How to make your house more energy-efficient
Habitat for Humanity Greater Boston believes that green homes are great on many levels. Good for volunteers and friends to see green building in progress. Better for our community and environment. And best for our homeowners who live in healthier homes that cost less to occupy and maintain.
What we do
In the past six years, Habitat Greater Boston has built 43 new units and renovated eight homes.
- Our standard mechanical system is a high-efficiency condensing boiler with an integral on-demand domestic water heater.
- Insulation and air sealing are a critical component in the efficiency of our homes.
- All framing members are caulked at the floor (bottom plate), ceiling (top plate) and sheathing joints. Extra care is given to door and window openings.
- Windows are insulated, gas-filled, low-e glass in both our rehabs and new construction.
- Because of the tightness of our homes, we install at least one continuously operating extraction fan.
- All light fixtures and appliances are Energy Star-certified. Motion detector light switches are used on a case-by-case basis.
Our strategies might not be applicable to existing homeowners without significant capital costs. But there are steps that you can take to make your home operate more efficiently.
Tasks you can undertake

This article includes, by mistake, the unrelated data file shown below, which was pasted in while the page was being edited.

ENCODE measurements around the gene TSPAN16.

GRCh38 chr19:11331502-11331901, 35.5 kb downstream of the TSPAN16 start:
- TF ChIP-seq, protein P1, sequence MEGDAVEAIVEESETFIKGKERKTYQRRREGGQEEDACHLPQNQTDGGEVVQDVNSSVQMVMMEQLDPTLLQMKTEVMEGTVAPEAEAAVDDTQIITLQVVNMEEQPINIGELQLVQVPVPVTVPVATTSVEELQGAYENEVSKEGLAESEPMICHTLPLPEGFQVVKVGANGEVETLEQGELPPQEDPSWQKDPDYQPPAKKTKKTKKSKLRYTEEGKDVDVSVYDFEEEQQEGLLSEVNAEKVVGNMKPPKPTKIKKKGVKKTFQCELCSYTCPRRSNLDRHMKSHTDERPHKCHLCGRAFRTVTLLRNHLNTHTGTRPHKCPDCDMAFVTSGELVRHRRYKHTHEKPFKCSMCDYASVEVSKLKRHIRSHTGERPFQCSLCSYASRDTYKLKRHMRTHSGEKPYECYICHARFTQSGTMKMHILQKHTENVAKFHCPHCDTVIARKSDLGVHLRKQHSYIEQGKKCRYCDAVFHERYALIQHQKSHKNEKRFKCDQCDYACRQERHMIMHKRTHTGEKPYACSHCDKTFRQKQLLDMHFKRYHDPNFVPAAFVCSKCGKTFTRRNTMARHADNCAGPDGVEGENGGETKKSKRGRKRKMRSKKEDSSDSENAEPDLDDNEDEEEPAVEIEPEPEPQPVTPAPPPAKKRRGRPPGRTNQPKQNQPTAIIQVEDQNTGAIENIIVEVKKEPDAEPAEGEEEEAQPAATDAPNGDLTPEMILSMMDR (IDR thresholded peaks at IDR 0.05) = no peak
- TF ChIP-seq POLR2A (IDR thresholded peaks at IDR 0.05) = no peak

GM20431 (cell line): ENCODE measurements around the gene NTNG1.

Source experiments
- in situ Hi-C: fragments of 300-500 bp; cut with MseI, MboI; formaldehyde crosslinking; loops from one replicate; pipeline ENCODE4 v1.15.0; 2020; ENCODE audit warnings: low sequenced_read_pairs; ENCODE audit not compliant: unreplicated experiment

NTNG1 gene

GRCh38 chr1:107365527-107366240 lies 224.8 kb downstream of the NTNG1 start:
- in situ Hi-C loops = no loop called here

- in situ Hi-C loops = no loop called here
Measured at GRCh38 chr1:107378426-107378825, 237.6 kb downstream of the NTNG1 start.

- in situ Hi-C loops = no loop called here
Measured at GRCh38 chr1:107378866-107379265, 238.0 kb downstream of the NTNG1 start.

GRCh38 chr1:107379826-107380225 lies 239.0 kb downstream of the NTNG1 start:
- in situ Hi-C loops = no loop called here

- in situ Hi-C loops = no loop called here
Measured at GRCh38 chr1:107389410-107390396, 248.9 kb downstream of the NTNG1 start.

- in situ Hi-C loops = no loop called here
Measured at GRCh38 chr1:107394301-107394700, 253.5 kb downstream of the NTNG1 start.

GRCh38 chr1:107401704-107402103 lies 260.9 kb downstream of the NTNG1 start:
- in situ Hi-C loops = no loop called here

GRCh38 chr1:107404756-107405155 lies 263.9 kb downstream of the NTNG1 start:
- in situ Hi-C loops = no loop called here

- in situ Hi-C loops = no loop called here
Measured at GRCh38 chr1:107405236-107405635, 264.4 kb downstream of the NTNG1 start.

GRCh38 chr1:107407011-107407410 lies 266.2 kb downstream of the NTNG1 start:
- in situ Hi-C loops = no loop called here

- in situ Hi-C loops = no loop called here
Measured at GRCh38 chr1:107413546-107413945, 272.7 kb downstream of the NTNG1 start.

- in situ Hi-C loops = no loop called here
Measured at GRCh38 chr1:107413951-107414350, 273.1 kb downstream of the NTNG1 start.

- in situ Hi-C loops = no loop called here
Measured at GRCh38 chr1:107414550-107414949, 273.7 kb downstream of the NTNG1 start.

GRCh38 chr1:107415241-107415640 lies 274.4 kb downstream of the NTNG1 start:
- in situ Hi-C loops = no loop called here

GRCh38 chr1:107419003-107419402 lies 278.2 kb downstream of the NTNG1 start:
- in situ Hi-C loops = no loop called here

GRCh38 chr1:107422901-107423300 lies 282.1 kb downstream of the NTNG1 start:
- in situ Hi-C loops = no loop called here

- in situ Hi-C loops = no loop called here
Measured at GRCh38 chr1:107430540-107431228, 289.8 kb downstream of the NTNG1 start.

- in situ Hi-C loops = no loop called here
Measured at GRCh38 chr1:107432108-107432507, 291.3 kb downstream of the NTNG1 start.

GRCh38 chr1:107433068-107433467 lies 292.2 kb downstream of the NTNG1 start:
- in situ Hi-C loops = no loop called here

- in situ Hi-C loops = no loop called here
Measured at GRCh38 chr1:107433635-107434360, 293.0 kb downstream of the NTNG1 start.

Perform an energy audit. Someone once said, “Before you begin a journey, it is imperative to know where you are.” Have an energy audit done on your home. Most utilities will help you secure an appropriate energy auditor, and most have programs to subsidize or underwrite the costs. If your local utility doesn’t have such a program, check with your municipality.
Replace your thermostat. In the old days, when heating oil was 28 cents a gallon, our parents would “set and forget” the thermostat. The temperature setting would not change until the seasons changed. Programmable thermostats — which are made to work with all types of heating and cooling equipment and range in cost from 45 to 120 — can be set to keep us comfortable when we need it (weekend days, evenings when the kids get home from school) and to use less fuel at other times (when we’re in bed, while we are at work or school).
Interrupt air movement. When it’s cold outside, we want to keep the warmth inside. When it’s hot outside, we want to keep our cool inside. Weather stripping and caulking are relatively low expenditures, relatively easy to install and can result in a significant increase in your comfort — and a decrease in your heating and cooling costs.
Clean your coils. Use the crevice head on your vacuum cleaner to remove the buildup of dust on your refrigerator’s evaporator coils. Dust acts like an insulation blanket, which causes the refrigerator to work harder and use more electricity. Keeping the coils clean reduces the amount of electricity used and prolongs the life of the equipment. The coils are usually located at the bottom of the appliance and are generally accessible behind the removable grill below the door.
Create shade. Solar heat gain is a wonderful source of “free” heat during the winter, but can make us uncomfortable in the heat of the summer. Awnings on south-facing windows are ideal, but sometimes impractical. Similar benefits can be derived from window shades or opaque curtains. Shades or curtains should be closed during the peak hours of 10 a.m. to 5 p.m. If you’re living without air conditioning, open your windows and shades after that to allow afternoon breezes to help cool the interior of your living space.
— George O’Malley, Habitat Greater Boston’s director of projects